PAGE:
Moving Texts: A Hermeneutics of the Gospel According to Hollywood
Angelic choirs hum as calligraphic titles fill the screen. As the choir soars, an authoritative voice begins a tale that may be both alien and familiar: the coming of a heavenly visitor whose story bears repeating. Even if you have never watched a “biblical spectacular,” you are likely to recognize its style and structure. With soaring music, “casts of thousands,” and no small amount of sentimentality, these films exert a seminal influence over the dialogue between Christianity and popular culture.
This article explores the christological and hermeneutical significance of Hollywood’s New Testament, focusing, in particular, on two seminal films within the genre: Cecil B. DeMille’s The King of Kings (1927) and Nicholas Ray’s King of Kings (1961). Beneath their surge and splendor, both films retell the Christian story against the anxious backdrops of secularization, cultural pluralism, and moral skepticism. DeMille, arguably, establishes the stylistic contours of the genre through a reassuring yet melancholic vision that appeals to scriptural fidelity and the traditions of Victorian religious art and music. Replete with title cards in the authoritative tone of the King James Bible, Henry B. Warner’s portrayal projects authority, virility, and reassurance in a time of flux. Ray’s cinematic savior, meanwhile, destabilizes the genre’s stylistic and theological assumptions. Playing on themes of doubt and unbelief, King of Kings offers a more humanized and ambiguous Jesus in the form of Jeffrey Hunter’s youthful and idealistic “messiah of peace.” Embedded in a series of melodramatic subplots, Ray’s Jesus is an indeterminate character, mediated through the speculations of those he encounters.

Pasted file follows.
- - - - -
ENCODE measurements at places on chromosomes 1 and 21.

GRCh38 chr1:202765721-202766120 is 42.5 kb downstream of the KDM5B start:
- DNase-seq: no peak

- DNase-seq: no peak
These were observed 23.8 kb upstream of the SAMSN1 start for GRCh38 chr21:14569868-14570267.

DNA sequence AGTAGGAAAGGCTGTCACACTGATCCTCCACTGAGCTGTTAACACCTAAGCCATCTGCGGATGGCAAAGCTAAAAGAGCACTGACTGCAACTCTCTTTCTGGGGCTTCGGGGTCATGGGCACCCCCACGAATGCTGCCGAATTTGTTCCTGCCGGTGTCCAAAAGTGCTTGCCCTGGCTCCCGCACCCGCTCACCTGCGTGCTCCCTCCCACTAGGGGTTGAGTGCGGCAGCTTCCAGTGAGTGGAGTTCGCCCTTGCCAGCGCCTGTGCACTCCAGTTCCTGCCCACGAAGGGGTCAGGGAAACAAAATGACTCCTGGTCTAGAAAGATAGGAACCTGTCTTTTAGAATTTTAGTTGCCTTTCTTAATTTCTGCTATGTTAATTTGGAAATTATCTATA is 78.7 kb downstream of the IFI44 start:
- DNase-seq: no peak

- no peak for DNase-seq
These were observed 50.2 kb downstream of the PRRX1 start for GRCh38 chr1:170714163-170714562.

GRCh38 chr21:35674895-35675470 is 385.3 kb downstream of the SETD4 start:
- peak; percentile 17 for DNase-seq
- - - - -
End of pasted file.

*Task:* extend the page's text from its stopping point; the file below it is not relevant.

The biblical epics are just one example of Jesus’s continued popularity in cinema. Since the first movies of the late nineteenth century, well in excess of 120 films have been produced on the theme. Despite the decline of institutional religious practice in western societies, this trend remains buoyant. The success, too, of recent films such as Mel Gibson’s The Passion of the Christ (2004) or Darren Aronofsky’s Noah (2014) suggest a revival of the appeal of the biblical spectacular. Beyond mimetic re-presentation or thematic inspiration, however, what does this popularity mean for theological reflection? The multimedia character of the Christian tradition might offer one way of thinking through this question. The literary gospels emerge from the oral traditions of early Christianity and inspire an expansive landscape of visual, literary, and musical interpretations. The Christian story, then, is itself an interpretive process and encompasses a variety of media. Projected on the silver screen or those more permeable screens of the imagination, Jesus’s story continues into the cultural and social settings within which it is received and reinterpreted. In this sense, perhaps, cinema echoes the lyrics of the British band Depeche Mode’s Personal Jesus. In the darkness of the auditorium or the privacy of the LCD screen, the flickering shadows of the motion picture illuminate and expand Christianity’s moving texts, providing each generation of viewer with their “own personal Jesus.”
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